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Tuesday, January 18, 2022

Chabad UF celebrates second night of Hanukkah

A giant Menorah lighting, traditional Jewish food and festive music filled Plaza of the Americas

Rabbi Berl Goldman takes a picture of a group of girls in front of the menorah at the Plaza of Americas on Monday, Nov. 29, 2021.
Rabbi Berl Goldman takes a picture of a group of girls in front of the menorah at the Plaza of Americas on Monday, Nov. 29, 2021.

As the sun went down Monday evening, light shone from the crowd of about 70 Jewish Gators grasping blue, white and orange candles. The flame passed from person to person, spreading light in the spirit of Hanukkah. 

The Gainesville Jewish community gathered in the Plaza of the Americas to celebrate the second night of Hanukkah with a campus menorah lighting. A tent in front of Library West showcased tables of latkes, doughnuts and menorah kits. 

Waiting for the ceremony to begin, guests gathered around the tables, participated in prayer, bought menorahs, and grabbed chocolate and jelly doughnuts.  

Following Chabad UF Rabbi Berl Goldman’s command, the crowd chanted “Happy Hanukkah!” in unison to begin the ceremony. 

Lubavitch Chabad, a Jewish organization at UF, is the largest social service in the world. Goldman said there are 250 campus chapters in the country and 5,000 centers worldwide. The Chabad Jewish Student and Community Center at UF has served for over two decades and hosts one of the largest student populations out of Israel, Goldman said. 

Nicole Buenavida, Chabad UF president, greeted the guests, thanked them for coming and shared one of the meanings of Hanukkah: dedication. Chabad UF co-director Chanie Goldman shared another: education. 

Guests then heard from Rabbi Aron Notik, UF President Kent Fuchs and Center for Jewish Studies director Norman Goda. 

Goldman dedicated the kindling of the flame of unity, peace and freedom to the U.S. armed forces and health care heroes around the world. 

Lighting the menorah emphasizes Hanukkah’s celebration of light over darkness, Goldman said.

Each night, another candle is ignited to increase the light, which is one of the important messages of Hanukkah— always striving to grow, Notik said. 

“What we did last night doesn’t suffice,” Notik said. “We always have to increase in our positive energy, in that light we bring to ourselves, to our communities, to our surroundings.” 

Students, faculty and Gainesville residents stood in front of the menorah, holding their lit candles as the flame ignited the giant menorah’s second candle. 

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Under the glow of the menorah, guests continued to nibble on traditional treats and listen to Hanukkah tunes. “Dreidel, dreidel, dreidel, I made you out of clay,” echoed throughout the plaza.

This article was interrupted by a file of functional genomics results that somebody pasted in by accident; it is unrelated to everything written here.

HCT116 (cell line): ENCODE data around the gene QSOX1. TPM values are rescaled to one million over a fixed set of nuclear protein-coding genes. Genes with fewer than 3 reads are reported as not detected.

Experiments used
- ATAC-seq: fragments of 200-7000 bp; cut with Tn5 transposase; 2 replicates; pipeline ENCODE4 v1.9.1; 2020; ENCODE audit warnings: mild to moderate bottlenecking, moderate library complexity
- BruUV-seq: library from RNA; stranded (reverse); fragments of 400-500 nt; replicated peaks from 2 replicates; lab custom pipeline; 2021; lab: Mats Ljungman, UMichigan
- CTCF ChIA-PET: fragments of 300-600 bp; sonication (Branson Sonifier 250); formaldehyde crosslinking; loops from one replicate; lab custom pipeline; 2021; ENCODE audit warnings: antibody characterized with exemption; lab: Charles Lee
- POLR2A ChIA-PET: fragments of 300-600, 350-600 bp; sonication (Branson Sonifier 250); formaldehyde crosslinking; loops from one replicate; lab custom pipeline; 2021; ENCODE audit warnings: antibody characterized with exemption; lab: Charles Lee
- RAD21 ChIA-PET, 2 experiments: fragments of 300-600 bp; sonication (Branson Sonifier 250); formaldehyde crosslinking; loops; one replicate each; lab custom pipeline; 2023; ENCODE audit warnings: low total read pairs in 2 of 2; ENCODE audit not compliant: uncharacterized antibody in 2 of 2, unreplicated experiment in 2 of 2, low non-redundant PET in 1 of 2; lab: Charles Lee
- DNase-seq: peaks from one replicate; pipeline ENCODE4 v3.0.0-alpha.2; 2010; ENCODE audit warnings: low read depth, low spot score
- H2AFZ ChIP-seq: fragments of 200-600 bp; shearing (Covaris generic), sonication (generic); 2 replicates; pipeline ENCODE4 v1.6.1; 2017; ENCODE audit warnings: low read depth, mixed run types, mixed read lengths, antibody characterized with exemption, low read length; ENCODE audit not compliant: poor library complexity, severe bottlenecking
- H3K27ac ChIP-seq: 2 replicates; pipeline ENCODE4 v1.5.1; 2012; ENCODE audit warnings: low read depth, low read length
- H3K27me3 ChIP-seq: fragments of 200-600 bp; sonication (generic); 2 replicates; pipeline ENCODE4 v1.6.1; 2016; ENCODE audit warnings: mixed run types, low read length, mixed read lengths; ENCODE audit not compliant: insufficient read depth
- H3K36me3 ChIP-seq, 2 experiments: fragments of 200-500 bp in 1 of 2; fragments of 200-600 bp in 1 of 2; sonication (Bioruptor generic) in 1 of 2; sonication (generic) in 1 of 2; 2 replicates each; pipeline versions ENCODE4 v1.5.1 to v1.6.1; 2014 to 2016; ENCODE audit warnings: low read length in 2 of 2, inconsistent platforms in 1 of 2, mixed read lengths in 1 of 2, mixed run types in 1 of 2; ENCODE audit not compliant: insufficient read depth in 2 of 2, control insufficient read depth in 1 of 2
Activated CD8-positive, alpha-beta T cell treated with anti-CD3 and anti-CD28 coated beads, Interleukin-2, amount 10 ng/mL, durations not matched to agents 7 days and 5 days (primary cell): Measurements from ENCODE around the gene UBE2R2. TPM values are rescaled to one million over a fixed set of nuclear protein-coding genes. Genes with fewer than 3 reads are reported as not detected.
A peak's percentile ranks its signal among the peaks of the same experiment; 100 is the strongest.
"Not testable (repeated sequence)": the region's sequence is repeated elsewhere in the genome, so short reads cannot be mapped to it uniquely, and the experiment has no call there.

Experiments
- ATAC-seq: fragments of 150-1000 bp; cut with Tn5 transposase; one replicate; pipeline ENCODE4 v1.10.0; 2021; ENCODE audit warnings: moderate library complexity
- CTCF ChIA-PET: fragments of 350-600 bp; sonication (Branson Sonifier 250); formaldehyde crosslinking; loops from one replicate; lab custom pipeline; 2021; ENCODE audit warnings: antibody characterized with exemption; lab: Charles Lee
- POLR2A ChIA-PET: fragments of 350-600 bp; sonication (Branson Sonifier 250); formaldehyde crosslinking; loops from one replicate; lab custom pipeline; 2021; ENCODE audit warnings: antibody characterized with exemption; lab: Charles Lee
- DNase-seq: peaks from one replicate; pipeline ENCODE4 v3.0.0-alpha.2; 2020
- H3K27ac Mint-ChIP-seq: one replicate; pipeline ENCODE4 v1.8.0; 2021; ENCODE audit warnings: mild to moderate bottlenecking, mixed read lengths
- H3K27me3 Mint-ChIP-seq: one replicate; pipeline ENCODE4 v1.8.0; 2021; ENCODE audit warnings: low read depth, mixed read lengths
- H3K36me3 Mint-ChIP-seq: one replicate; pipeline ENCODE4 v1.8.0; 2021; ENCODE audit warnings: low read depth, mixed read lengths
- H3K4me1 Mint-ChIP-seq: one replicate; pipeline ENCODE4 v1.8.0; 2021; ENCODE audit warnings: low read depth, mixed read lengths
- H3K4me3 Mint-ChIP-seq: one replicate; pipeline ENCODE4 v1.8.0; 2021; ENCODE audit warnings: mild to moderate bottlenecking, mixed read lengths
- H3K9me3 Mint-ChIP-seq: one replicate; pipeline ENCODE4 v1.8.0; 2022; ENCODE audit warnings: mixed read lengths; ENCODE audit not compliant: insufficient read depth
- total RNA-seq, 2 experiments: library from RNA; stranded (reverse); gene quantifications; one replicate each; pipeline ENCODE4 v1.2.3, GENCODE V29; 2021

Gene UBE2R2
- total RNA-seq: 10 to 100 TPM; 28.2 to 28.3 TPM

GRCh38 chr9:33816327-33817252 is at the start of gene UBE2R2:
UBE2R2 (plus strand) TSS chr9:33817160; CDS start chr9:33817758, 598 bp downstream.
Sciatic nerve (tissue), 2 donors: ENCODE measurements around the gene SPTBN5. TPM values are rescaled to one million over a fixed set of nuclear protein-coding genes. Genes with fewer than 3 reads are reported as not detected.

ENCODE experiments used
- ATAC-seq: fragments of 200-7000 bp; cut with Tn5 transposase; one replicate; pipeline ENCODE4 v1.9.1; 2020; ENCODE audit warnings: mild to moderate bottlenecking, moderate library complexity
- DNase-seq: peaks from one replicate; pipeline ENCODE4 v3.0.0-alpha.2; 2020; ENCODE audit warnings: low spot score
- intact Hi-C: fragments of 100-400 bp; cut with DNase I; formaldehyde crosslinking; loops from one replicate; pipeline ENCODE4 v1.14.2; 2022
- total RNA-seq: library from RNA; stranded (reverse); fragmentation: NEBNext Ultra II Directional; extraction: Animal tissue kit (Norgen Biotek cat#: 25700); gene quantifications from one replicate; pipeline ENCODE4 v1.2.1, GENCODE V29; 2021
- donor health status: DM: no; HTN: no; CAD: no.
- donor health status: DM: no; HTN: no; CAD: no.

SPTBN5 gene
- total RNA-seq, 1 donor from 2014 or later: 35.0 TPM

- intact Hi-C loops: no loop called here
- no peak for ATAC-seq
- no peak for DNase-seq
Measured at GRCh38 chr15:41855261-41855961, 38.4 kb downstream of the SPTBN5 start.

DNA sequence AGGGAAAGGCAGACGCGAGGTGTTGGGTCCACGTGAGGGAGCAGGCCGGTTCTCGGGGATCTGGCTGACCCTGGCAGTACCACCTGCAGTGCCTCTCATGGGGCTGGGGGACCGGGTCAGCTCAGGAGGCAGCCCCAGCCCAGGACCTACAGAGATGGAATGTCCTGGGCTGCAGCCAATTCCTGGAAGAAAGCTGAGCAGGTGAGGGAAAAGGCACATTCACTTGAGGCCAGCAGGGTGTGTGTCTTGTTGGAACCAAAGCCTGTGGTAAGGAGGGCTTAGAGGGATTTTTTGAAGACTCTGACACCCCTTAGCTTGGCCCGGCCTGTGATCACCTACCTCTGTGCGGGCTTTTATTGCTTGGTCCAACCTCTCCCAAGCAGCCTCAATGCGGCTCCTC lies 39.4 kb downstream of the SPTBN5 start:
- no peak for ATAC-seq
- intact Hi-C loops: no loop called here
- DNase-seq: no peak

Lori Sharabani, a 20-year-old UF advertising junior, stood beneath the tent and distributed sufganiyot, Israeli doughnuts. She said fried food like doughnuts and latkes serve as a reminder of the oil that burned for eight days — a miracle during the war where Jews revolted against the oppressive Syrian Greeks. 

For Sharabani, Hanukkah is her favorite holiday. Most years she is home, in Miami, for at least a few of the eight days, but this year she will spend all of Hanukkah in Gainesville. This event reminded her of home and allowed her to feel the holiday spirit. 

“Hanukkah is a message of hope, a message of freedom, universal freedom, and it resonates with old and young the like,” Goldman said. 

Attendees could also grab a menorah kit complete with a dreidel and chocolate Gelt coins for free. 

“Bring light, joy and the lesson of Hanukkah to your own space,” Goldman said as he encouraged guests to take a menorah. 

A Chabad Rabbi, Yoni Tilson, flew from Pennsylvania for this event. He gave guests menorahs, Gelt and yarmulkes. 

As the guests stood together eating, talking and passing the flame of their candles, the Gainesville Jewish community united. 

Leah Weintraub, a 20-year-old UF biomedical engineering junior and Chabad UF member, looked forward to seeing this event unite the Gainesville Jewish community. Growing up in Surfside, she always felt the prevalence of a Jewish community, but in Gainesville, it was harder to recognize. 

“There is a Jewish community, but you don’t really see it on a daily basis,” Weintraub said. “So, just seeing the entire Jewish community come out in support of Hanukkah and this celebration means a lot to me.”  

Chabad UF has an event planned for each of the eight days of Hanukkah, sometimes even two events for one day, Goldman said. 

Following the ceremony, the rabbi announced and invited guests to a hip-hop concert with sushi Thursday night at the Lubavitch Chabad Jewish Student Center at 2021 NW Fifth Ave. 

The light of the menorah, now replaced by lightbulbs, continues to glow as a reminder that a little bit of light expels darkness. 

Contact Emma Behrmann at ebehrmann@alligator.org. Follow her on Twitter @emmabehrmann.

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Emma Behrmann

Emma is a second-year journalism major with a minor in Spanish. She is the education reporter this semester. She's from Palm Harbor, Florida, but her second home is the gym. When she’s not writing she’s either deadlifting, squatting or benching.


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